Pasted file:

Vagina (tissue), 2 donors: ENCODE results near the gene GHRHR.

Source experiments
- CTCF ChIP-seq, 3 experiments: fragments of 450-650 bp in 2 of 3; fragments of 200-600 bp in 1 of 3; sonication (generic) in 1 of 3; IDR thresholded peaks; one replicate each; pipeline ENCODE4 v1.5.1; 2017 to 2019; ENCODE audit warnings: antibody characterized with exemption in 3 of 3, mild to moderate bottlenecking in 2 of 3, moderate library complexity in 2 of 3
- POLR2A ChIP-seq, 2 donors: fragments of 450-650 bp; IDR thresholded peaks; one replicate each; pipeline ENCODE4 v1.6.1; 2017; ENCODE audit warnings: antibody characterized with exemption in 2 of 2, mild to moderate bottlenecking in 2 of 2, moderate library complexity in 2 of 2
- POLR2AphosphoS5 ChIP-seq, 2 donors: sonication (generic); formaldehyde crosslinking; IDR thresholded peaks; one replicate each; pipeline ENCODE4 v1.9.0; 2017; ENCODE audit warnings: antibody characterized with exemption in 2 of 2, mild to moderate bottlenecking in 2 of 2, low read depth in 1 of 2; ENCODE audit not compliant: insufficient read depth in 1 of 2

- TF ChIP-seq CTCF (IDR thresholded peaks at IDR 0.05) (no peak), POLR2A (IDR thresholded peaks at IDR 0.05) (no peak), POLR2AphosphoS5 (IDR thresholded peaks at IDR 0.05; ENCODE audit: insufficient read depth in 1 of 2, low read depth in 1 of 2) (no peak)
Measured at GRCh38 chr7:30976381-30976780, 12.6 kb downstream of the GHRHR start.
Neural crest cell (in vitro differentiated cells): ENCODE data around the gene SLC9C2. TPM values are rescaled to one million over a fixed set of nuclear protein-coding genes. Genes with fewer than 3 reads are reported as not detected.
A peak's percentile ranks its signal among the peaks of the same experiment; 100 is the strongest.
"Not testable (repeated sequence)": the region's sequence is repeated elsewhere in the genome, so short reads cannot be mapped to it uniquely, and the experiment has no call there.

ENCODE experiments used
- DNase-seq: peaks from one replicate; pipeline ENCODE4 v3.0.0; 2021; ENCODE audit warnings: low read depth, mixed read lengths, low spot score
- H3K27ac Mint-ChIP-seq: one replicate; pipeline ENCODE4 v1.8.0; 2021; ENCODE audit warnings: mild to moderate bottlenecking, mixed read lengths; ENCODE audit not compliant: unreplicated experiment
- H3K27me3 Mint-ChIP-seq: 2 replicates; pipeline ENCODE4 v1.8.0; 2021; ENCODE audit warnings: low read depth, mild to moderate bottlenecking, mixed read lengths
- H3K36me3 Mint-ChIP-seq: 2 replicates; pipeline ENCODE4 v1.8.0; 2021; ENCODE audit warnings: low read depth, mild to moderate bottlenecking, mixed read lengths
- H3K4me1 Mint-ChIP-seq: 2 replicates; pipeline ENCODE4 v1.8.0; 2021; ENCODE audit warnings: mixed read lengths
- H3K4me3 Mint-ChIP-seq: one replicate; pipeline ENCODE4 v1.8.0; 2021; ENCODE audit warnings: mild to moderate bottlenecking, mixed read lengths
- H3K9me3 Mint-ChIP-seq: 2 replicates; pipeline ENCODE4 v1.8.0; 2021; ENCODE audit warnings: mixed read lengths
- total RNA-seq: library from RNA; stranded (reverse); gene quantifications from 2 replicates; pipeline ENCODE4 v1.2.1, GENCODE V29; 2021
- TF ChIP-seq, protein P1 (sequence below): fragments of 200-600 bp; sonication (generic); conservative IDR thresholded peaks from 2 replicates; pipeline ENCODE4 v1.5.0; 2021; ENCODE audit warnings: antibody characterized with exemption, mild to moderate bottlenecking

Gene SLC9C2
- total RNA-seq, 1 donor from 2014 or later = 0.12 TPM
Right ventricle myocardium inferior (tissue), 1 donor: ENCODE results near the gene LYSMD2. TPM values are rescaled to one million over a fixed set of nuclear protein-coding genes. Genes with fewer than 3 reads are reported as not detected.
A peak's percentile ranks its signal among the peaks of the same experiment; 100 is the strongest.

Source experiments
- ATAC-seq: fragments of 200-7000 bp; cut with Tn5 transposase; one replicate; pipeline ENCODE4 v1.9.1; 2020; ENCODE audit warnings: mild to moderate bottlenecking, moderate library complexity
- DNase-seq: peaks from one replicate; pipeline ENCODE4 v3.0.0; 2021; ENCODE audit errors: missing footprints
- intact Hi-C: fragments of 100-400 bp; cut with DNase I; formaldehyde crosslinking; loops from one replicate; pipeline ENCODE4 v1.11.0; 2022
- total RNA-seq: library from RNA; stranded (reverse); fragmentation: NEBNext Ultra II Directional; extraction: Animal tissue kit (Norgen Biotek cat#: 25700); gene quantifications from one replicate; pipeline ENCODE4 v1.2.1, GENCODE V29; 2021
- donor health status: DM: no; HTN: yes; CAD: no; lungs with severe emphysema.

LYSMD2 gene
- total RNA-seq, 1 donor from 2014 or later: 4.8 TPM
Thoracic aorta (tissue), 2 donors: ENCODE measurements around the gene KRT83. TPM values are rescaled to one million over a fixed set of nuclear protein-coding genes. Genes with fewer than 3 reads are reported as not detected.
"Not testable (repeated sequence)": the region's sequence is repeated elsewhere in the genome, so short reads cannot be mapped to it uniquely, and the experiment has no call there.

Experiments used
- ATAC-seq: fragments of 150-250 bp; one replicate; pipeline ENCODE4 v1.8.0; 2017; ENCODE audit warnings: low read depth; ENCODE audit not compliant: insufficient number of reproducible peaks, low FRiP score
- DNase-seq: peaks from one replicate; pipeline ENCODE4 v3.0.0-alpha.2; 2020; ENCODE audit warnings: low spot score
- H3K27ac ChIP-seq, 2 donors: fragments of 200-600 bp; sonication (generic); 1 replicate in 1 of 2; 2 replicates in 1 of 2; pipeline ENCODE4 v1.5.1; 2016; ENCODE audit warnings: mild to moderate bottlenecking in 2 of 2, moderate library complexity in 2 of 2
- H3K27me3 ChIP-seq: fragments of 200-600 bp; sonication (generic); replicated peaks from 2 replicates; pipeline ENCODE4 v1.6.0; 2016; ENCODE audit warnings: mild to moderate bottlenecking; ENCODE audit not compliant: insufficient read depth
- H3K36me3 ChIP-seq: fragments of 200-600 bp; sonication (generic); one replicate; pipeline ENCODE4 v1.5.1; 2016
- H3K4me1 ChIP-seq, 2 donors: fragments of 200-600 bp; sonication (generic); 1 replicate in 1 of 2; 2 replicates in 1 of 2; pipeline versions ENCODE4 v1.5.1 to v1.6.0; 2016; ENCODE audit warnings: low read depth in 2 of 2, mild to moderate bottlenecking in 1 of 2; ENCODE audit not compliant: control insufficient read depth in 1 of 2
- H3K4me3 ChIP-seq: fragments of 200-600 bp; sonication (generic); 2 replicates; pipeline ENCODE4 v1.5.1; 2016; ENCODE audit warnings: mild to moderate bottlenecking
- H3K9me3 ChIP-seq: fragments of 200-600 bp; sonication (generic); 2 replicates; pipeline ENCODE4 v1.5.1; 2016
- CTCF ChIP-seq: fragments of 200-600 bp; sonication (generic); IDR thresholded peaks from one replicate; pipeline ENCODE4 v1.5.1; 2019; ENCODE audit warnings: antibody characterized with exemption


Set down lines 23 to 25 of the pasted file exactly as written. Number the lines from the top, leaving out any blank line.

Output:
Right ventricle myocardium inferior (tissue), 1 donor: ENCODE results near the gene LYSMD2. TPM values are rescaled to one million over a fixed set of nuclear protein-coding genes. Genes with fewer than 3 reads are reported as not detected.
A peak's percentile ranks its signal among the peaks of the same experiment; 100 is the strongest.

Source experiments